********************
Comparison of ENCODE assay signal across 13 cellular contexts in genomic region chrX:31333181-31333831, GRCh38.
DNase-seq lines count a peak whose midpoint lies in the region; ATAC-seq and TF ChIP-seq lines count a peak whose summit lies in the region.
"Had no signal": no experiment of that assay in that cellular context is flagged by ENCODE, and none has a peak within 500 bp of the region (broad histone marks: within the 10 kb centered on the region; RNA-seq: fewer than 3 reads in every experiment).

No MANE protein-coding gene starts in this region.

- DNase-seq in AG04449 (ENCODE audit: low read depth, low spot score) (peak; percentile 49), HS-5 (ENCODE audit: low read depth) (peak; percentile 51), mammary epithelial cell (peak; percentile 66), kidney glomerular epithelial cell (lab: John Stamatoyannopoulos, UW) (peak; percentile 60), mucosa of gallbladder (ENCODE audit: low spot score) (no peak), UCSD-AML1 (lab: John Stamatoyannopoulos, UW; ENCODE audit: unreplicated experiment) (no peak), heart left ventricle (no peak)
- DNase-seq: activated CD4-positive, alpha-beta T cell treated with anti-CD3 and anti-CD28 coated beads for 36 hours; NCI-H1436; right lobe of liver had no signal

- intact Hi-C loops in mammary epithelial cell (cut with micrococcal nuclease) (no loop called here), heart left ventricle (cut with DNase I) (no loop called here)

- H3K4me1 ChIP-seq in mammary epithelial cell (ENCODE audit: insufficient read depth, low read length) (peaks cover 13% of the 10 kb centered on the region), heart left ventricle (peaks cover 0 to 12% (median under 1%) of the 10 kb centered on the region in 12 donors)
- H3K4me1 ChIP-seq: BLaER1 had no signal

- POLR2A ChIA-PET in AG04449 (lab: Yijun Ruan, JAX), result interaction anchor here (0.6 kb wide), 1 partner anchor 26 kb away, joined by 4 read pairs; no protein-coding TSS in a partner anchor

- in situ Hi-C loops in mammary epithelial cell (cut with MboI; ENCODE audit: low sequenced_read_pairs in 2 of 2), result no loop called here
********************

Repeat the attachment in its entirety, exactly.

Comparison of ENCODE assay signal across 13 cellular contexts in genomic region chrX:31333181-31333831, GRCh38.
DNase-seq lines count a peak whose midpoint lies in the region; ATAC-seq and TF ChIP-seq lines count a peak whose summit lies in the region.
"Had no signal": no experiment of that assay in that cellular context is flagged by ENCODE, and none has a peak within 500 bp of the region (broad histone marks: within the 10 kb centered on the region; RNA-seq: fewer than 3 reads in every experiment).

No MANE protein-coding gene starts in this region.

- DNase-seq in AG04449 (ENCODE audit: low read depth, low spot score) (peak; percentile 49), HS-5 (ENCODE audit: low read depth) (peak; percentile 51), mammary epithelial cell (peak; percentile 66), kidney glomerular epithelial cell (lab: John Stamatoyannopoulos, UW) (peak; percentile 60), mucosa of gallbladder (ENCODE audit: low spot score) (no peak), UCSD-AML1 (lab: John Stamatoyannopoulos, UW; ENCODE audit: unreplicated experiment) (no peak), heart left ventricle (no peak)
- DNase-seq: activated CD4-positive, alpha-beta T cell treated with anti-CD3 and anti-CD28 coated beads for 36 hours; NCI-H1436; right lobe of liver had no signal

- intact Hi-C loops in mammary epithelial cell (cut with micrococcal nuclease) (no loop called here), heart left ventricle (cut with DNase I) (no loop called here)

- H3K4me1 ChIP-seq in mammary epithelial cell (ENCODE audit: insufficient read depth, low read length) (peaks cover 13% of the 10 kb centered on the region), heart left ventricle (peaks cover 0 to 12% (median under 1%) of the 10 kb centered on the region in 12 donors)
- H3K4me1 ChIP-seq: BLaER1 had no signal

- POLR2A ChIA-PET in AG04449 (lab: Yijun Ruan, JAX), result interaction anchor here (0.6 kb wide), 1 partner anchor 26 kb away, joined by 4 read pairs; no protein-coding TSS in a partner anchor

- in situ Hi-C loops in mammary epithelial cell (cut with MboI; ENCODE audit: low sequenced_read_pairs in 2 of 2), result no loop called here